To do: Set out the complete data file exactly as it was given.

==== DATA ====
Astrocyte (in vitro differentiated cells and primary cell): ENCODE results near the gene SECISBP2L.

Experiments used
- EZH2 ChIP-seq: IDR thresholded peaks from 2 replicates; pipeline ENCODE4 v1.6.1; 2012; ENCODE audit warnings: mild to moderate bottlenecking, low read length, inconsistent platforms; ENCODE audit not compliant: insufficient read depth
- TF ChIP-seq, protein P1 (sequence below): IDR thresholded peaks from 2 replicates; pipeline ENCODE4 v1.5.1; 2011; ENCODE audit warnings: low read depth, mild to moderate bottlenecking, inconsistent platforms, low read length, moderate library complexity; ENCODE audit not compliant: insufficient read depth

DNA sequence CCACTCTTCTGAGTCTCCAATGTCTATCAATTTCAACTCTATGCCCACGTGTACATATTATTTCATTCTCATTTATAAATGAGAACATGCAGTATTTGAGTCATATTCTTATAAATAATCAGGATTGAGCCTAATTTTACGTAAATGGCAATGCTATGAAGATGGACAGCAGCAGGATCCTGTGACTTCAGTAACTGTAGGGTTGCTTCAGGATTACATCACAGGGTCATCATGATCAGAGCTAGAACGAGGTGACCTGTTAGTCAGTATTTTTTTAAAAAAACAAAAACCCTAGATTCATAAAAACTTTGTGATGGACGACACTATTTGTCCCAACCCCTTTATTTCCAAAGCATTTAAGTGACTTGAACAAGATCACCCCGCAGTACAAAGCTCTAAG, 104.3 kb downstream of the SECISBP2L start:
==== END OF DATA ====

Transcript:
Astrocyte (in vitro differentiated cells and primary cell): ENCODE results near the gene SECISBP2L.

Experiments used
- EZH2 ChIP-seq: IDR thresholded peaks from 2 replicates; pipeline ENCODE4 v1.6.1; 2012; ENCODE audit warnings: mild to moderate bottlenecking, low read length, inconsistent platforms; ENCODE audit not compliant: insufficient read depth
- TF ChIP-seq, protein P1 (sequence below): IDR thresholded peaks from 2 replicates; pipeline ENCODE4 v1.5.1; 2011; ENCODE audit warnings: low read depth, mild to moderate bottlenecking, inconsistent platforms, low read length, moderate library complexity; ENCODE audit not compliant: insufficient read depth

DNA sequence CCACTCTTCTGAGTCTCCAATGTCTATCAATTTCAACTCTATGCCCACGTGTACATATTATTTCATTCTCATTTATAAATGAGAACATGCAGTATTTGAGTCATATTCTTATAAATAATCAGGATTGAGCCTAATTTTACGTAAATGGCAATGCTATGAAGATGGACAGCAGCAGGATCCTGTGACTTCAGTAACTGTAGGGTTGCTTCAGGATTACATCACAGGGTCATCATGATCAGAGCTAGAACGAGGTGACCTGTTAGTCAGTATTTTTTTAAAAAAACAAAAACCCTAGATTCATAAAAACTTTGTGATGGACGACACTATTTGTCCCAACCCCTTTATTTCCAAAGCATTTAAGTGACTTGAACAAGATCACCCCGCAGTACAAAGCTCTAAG, 104.3 kb downstream of the SECISBP2L start: